2018 Guigal Gigondas

The 2018 Gigondas offers a more pretty, elegant style as well as medium-bodied richness, polished tannins, lots of spring flowers, and more red and strawberry-like fruits. It’s an elegant, balanced Gigondas that will have 15 years or more of longevity.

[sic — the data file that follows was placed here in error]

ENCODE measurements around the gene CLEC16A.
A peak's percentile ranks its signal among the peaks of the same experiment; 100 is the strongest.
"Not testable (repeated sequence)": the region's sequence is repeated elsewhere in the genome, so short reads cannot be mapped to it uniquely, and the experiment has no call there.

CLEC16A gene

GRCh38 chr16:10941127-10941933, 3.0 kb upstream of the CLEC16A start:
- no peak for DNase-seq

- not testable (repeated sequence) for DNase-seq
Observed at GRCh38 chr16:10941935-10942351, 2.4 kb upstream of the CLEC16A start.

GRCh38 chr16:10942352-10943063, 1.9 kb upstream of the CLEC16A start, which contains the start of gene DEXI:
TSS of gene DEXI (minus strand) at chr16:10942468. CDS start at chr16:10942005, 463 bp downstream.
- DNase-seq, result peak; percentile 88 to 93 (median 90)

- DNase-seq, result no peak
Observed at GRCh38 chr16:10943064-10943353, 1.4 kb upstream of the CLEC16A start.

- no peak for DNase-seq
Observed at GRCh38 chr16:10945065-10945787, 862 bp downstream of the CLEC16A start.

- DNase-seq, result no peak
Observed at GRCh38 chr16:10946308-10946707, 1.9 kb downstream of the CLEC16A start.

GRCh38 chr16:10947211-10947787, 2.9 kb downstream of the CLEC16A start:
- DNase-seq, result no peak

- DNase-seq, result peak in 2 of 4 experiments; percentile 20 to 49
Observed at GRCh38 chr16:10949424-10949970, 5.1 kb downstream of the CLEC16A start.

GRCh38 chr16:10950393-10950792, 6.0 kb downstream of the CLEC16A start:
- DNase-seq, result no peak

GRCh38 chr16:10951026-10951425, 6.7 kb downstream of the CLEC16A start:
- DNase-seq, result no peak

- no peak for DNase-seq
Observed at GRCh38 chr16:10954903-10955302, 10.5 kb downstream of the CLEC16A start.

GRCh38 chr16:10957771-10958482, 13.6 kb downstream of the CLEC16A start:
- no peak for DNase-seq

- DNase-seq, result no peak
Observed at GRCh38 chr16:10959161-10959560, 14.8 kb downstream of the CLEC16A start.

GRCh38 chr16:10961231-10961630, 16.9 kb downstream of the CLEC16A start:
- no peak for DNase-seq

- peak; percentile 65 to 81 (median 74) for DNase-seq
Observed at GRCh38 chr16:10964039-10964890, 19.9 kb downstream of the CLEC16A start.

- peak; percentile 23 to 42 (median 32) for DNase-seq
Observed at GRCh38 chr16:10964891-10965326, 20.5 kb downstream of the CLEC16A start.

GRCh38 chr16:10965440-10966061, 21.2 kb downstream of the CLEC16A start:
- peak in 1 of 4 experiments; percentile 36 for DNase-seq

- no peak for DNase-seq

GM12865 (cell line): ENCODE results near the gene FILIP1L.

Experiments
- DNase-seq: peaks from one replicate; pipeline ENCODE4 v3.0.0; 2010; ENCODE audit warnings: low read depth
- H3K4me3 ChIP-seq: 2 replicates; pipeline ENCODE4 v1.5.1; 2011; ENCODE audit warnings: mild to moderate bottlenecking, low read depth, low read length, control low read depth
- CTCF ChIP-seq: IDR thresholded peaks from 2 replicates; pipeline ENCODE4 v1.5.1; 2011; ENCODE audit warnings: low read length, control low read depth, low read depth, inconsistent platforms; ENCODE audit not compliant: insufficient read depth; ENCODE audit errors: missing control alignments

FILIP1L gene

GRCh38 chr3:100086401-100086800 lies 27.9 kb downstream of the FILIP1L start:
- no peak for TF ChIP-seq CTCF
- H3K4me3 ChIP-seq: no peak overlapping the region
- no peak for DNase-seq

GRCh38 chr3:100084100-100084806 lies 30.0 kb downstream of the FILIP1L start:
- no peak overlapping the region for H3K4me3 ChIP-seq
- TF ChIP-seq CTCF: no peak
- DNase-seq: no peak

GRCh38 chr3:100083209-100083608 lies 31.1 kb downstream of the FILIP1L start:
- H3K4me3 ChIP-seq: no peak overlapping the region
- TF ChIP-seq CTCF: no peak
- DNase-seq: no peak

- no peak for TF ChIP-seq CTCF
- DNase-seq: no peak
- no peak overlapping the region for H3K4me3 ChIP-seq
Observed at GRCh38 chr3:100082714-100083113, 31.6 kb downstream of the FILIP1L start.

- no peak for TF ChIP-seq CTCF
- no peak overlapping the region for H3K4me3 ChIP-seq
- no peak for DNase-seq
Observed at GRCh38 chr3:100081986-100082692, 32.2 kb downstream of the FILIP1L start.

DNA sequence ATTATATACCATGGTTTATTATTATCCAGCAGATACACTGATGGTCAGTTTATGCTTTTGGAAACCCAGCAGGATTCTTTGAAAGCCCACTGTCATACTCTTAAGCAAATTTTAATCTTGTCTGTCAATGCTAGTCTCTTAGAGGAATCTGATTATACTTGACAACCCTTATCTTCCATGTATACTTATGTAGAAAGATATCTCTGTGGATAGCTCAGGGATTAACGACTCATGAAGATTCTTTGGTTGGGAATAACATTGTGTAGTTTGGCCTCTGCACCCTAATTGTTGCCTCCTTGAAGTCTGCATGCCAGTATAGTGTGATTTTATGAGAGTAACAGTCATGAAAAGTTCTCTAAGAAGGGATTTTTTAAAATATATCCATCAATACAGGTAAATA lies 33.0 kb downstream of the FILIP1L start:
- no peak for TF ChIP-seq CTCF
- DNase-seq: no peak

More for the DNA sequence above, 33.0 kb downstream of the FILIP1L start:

This reference point estate was created in 1946 by Etienne Guigal and has been one of the world’s greatest wine estates for over seven decades now. Today, it’s Etienne’s son, Marcel Guigal, and his son Philippe, who continue to keep Domaine Guigal at the leading edge of the appellation. As I’ve written in the past, one of my highlights tasting each year is with this team, which now also includes Jacques Desvernois, who was previously at Paul Jaboulet Aîné. As normal, due to the long élevage of most cuvées, we taste through four vintages of each of the main releases. The top Côte Rôties see (and have always seen) a full four years in new French oak, and even their larger production Southern Rhônes see extended time in oak. While a lot is said about the extended élevage in new oak, I don’t know anyone who tastes mature examples of these wines regularly who has any doubts about the genius here. In short, these single vineyard Côte Rôties and Hermitages are some of the greatest wines money can buy. Quickly looking at the releases here, there are two main Saint Josephs, the Vignes des Hospice and the Lieu-dit Saint Joseph. The Saint Joseph Vignes des Hospices comes all from the incredibly steep (and picturesque) vineyard perched just above the town of Tournon. This is a cooler, mostly east-facing vineyard of pure granite soils (it shows similarities with the Les Bessards lieu-dit just across the river) and harvest here always lags other nearby sites by 5-7 days. I always find a Hermitage-like character in this wine and it ages beautifully. The Saint Joseph Lieu-Dit Saint Joseph comes from a warmer, south-facing vineyard that the appellation takes its name. This is one of the top terroirs in the region and this cuvée is always a more broad, opulent wine that doesn’t have the tannic backbone of the Vignes des Hospice yet offers more upfront appeal. As to the Côte Rôtie, there are five releases. The Brune et Blonde can be thought of as the entry-level cuvée and comes from a mix of vineyards, most of which are estate, yet there is some purchased fruit. It drinks well on release and has a solid 15-20 years of longevity in top vintages. A smaller production release, the Côte Rôtie Château d’Ampuis is named after the Château d’Ampuis estate (which lies in the town of Ampuis, right up along the Rhône River, and was purchased by the Guigals in 1995) and is a blend of their top seven estate vineyards, including the La Garde, Le Clos, Grande-Plantee, Pommiere, Pavillon, Le Moulin, and La Viria lieux-dits. It sees a full four years in new French oak and is handled exactly like the single vineyard releases. There are roughly 2,500 cases of this produced, and in top years, it’s quality can be just as high as the single vineyard releases, making it a terrific value. There are only three (now anyways) single vineyards that are affectionally labeled “La Las,” the La Mouline, La Turque, and La Landonne. First made in 1966, the La Mouline comes from a parcel in the Côte Blonde and is the warmest, earliest site of the single vineyards. It includes some of the oldest vines of the estate, sees upwards of 10% co-fermented Viognier, see only pump-overs during fermentation, and has always spent four years in new French oak. The La Mouline is always the most approachable of the single vineyard releases and is also the earliest maturing. Nevertheless, top vintages can easily keep for 30 years. The Côte Rotie La Turque was first made in 1985 and comes from a steep parcel in the Côte Brune. It sees slightly less Viognier than the La Mouline and is a co-fermented blend of 93% Syrah and 7% Viognier. It sees a more aggressive punch-down regime during fermentation and spends 48 months in new French oak. The La Turque always splits the difference between the La Mouline and La Landonne stylistically and shows slightly more minerality and structure than the La Mouline, yet not quite the austerity and structure found in the La Landonne. It normally needs 10-15 years of bottle age to show its true self. Lastly, the Côte Rotie La Landonne comes from a great lieu-dit in the Côte Brune side of the appellation. It is always 100% Syrah and is made using a cap immersion technique for fermentation. This cuvée was first made in 1978 and for each vintage has spent 48 months in new French oak. The La Landonne is always the most backward, structured, age-worthy of the lineup, and needs the most bottle age to hit maturity. It is also, however, the most consistent in terms of quality of the three single vineyards. As to the Hermitage releases, there are three cuvées, a base Hermitage and a Hermitage Ex-Voto in both red and white. Guigals purchased their primary holdings in Hermitage from Jean-Louis Grippat (now 90-year-old Marsanne vines in the Les Murets lieu-dit) and Domaine De Vallouit (mostly in the Greffieux lieu-dit) in 2001. They also gained parcels in the lieu-dit Saint Joseph and Vignes de Hospice with the Grippat purchase. Today, they have parcels in Le Méal, Beaumes, Dionnieres, and Les Bessards. The entry-level Hermitage sees three years in 50% new French oak. They release a tiny production cuvée called Ex-Voto only in top vintages, and the red sees the same four years in French oak as the single vineyard Côte Rôties. The Ex-Voto Blanc is primarily Marsanne blended with 10% Roussanne, from Les Murets (90%) and l’Hermite (10%) lieux-dits, aged 30 months in new French oak. It sees primary and malolactic fermentation in barrel and is bottled unfined and unfiltered. This is a rich, powerful Hermitage Blanc that has plenty of toastiness in its youth and starts to drink brilliantly with 4-5 years of bottle age. This was a massive tasting, as usual, and I’ve listed the wines in the order we went through them.